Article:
Leaders from England’s adult social care sector will come together in Parliament next month to explore what they can learn from care systems in Germany and Japan.
Hosted by independent health think tank, the Nuffield Trust, in partnership with the All-Party Parliamentary Group on Social Care, the event will take place on 11 September.
The parliamentary event will bring together key stakeholders from the social sector, local government and charities to discuss what lessons we can learn from care systems in Germany and Japan in reforming the social care system in England.
“Both these countries have set about reforming the social care system, from the funding structure through to delivery and defining what benefits people would get, in order to create clarity and transparency at a national level about contributions and benefits and have set up a very fair system,” Nuffield Trust acting deputy director of Policy Natasha Curry said.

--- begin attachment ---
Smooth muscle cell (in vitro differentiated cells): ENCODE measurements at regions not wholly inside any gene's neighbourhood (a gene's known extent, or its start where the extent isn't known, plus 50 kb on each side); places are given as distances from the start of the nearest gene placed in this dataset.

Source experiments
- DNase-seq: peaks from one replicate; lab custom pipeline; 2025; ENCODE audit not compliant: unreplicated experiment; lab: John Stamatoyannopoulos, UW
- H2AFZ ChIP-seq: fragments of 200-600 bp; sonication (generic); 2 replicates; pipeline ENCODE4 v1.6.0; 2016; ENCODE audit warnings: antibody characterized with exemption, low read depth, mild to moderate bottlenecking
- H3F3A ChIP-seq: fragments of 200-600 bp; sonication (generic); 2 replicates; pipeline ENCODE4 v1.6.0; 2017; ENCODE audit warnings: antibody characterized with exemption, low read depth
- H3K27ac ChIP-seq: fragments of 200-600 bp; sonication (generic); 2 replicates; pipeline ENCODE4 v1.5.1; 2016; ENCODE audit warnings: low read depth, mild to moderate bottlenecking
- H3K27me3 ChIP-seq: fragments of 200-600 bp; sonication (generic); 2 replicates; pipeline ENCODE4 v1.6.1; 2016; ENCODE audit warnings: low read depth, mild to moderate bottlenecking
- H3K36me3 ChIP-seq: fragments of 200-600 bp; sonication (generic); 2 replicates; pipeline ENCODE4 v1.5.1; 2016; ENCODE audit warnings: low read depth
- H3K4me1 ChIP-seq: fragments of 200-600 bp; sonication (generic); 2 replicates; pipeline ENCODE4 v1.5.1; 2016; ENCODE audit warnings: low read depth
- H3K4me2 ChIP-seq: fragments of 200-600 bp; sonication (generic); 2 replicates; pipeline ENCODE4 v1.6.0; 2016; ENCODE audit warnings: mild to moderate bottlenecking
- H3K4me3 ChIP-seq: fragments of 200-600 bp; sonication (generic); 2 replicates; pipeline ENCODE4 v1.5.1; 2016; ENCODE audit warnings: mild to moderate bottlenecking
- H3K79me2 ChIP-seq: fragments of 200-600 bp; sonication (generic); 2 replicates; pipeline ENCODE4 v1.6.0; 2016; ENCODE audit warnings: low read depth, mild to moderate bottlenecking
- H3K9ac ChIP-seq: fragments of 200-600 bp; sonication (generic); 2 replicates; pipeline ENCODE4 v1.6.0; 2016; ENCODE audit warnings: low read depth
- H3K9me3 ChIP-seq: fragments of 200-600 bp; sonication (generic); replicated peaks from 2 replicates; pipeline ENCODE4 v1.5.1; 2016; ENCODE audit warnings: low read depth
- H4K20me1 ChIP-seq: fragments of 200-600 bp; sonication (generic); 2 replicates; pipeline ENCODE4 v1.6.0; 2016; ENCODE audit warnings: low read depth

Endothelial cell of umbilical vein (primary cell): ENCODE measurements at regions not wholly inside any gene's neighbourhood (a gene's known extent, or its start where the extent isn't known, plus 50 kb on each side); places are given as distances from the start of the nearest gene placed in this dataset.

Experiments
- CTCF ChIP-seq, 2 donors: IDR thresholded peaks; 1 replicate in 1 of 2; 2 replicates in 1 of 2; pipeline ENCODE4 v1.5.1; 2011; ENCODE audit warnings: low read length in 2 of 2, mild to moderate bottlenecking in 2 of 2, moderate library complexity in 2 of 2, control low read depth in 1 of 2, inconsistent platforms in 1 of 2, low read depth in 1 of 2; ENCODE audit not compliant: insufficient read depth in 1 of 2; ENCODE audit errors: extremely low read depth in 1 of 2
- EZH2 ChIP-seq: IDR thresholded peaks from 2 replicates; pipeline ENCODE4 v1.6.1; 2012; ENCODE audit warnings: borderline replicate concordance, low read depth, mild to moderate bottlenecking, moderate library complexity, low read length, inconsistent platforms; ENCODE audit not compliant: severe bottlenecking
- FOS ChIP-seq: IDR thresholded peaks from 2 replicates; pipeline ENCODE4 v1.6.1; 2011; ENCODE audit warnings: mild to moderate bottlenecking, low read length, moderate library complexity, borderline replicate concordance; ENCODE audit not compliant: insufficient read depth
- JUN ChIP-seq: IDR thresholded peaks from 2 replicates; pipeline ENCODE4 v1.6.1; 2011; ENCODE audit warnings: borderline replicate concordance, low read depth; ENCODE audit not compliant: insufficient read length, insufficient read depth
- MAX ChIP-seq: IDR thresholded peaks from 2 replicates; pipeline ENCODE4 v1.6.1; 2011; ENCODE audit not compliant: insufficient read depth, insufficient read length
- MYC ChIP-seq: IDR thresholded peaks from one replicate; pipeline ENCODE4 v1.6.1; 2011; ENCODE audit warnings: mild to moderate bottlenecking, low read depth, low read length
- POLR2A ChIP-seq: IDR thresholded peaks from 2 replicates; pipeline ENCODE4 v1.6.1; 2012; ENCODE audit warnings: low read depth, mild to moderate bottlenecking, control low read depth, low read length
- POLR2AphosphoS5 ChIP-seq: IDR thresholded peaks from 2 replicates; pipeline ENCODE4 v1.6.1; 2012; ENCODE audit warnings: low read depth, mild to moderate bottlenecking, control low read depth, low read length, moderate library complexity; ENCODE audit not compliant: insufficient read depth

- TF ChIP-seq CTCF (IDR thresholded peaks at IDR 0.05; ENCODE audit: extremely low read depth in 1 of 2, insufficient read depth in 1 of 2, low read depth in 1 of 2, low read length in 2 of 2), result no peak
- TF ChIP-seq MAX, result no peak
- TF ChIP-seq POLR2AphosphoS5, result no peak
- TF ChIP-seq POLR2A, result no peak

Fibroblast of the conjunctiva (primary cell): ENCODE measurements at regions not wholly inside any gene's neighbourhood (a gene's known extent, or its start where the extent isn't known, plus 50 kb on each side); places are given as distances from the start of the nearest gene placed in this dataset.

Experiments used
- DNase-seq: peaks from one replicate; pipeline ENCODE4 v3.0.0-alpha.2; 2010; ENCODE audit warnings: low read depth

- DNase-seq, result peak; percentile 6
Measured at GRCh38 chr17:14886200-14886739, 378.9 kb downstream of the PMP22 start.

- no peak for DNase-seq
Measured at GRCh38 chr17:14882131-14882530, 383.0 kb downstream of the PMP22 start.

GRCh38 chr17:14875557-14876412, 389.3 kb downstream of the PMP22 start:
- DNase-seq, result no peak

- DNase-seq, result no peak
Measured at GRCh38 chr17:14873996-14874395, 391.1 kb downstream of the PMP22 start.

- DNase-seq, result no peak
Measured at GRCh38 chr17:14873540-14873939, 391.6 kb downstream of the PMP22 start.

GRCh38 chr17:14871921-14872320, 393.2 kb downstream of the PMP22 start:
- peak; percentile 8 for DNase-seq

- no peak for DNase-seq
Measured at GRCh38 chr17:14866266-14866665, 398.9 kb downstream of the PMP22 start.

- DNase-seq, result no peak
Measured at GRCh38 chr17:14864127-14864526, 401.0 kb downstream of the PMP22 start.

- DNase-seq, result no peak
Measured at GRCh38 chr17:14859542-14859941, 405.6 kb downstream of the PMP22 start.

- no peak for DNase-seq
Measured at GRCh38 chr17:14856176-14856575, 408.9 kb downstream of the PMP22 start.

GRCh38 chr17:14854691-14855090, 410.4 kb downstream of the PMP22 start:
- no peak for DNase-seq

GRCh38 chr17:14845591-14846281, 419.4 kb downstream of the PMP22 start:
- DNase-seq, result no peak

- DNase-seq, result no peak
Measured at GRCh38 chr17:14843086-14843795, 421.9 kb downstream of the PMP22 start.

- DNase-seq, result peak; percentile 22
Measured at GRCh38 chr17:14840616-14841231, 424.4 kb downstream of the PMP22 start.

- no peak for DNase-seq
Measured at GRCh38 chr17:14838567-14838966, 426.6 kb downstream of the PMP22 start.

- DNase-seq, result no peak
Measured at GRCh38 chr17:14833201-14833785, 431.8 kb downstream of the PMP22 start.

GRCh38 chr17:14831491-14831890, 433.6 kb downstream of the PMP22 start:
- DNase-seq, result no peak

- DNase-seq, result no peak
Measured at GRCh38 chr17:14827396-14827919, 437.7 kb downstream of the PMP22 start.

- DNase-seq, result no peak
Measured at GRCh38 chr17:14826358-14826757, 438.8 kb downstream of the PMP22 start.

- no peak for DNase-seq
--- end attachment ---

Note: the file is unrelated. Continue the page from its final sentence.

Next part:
As England awaits the much-delayed Social Care Green Paper, the Nuffield Trust is looking to ask what aspects of international care systems could work in this country, and what pitfalls we should be mindful of.
Curry will speak at the conference, alongside Louise Haigh MP, chair of the All-Party Parliamentary Group on Social Care.